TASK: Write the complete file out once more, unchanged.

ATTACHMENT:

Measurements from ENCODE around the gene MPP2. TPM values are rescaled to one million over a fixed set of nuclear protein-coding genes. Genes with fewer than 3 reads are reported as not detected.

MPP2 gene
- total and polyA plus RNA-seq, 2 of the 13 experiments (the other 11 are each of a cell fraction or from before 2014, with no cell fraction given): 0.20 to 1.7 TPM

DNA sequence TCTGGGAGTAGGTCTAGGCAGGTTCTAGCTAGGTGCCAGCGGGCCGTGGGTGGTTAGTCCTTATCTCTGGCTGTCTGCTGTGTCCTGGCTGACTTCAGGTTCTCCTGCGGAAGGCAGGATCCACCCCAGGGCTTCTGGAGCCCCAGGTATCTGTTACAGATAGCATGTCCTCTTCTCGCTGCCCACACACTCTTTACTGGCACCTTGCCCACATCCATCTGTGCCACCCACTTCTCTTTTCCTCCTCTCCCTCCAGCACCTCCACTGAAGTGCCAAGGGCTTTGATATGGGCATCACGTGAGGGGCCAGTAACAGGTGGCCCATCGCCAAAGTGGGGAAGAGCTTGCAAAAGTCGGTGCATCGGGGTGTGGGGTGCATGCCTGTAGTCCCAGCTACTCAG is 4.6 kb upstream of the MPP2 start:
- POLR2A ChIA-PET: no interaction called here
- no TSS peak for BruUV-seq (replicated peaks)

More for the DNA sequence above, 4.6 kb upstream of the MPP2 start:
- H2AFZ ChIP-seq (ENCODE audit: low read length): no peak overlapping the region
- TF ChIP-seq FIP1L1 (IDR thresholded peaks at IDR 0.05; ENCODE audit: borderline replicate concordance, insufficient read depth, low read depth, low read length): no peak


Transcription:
Measurements from ENCODE around the gene MPP2. TPM values are rescaled to one million over a fixed set of nuclear protein-coding genes. Genes with fewer than 3 reads are reported as not detected.

MPP2 gene
- total and polyA plus RNA-seq, 2 of the 13 experiments (the other 11 are each of a cell fraction or from before 2014, with no cell fraction given): 0.20 to 1.7 TPM

DNA sequence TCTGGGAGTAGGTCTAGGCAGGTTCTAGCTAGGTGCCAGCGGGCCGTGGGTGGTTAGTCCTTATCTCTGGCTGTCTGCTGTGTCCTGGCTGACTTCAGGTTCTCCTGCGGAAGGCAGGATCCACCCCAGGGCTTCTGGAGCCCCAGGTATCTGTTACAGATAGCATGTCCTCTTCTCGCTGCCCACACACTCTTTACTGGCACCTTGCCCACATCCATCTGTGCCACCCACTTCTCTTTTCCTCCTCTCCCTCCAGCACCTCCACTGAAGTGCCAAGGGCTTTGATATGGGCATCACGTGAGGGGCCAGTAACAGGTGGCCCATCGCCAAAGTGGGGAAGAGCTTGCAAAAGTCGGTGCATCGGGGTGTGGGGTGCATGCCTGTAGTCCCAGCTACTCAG is 4.6 kb upstream of the MPP2 start:
- POLR2A ChIA-PET: no interaction called here
- no TSS peak for BruUV-seq (replicated peaks)

More for the DNA sequence above, 4.6 kb upstream of the MPP2 start:
- H2AFZ ChIP-seq (ENCODE audit: low read length): no peak overlapping the region
- TF ChIP-seq FIP1L1 (IDR thresholded peaks at IDR 0.05; ENCODE audit: borderline replicate concordance, insufficient read depth, low read depth, low read length): no peak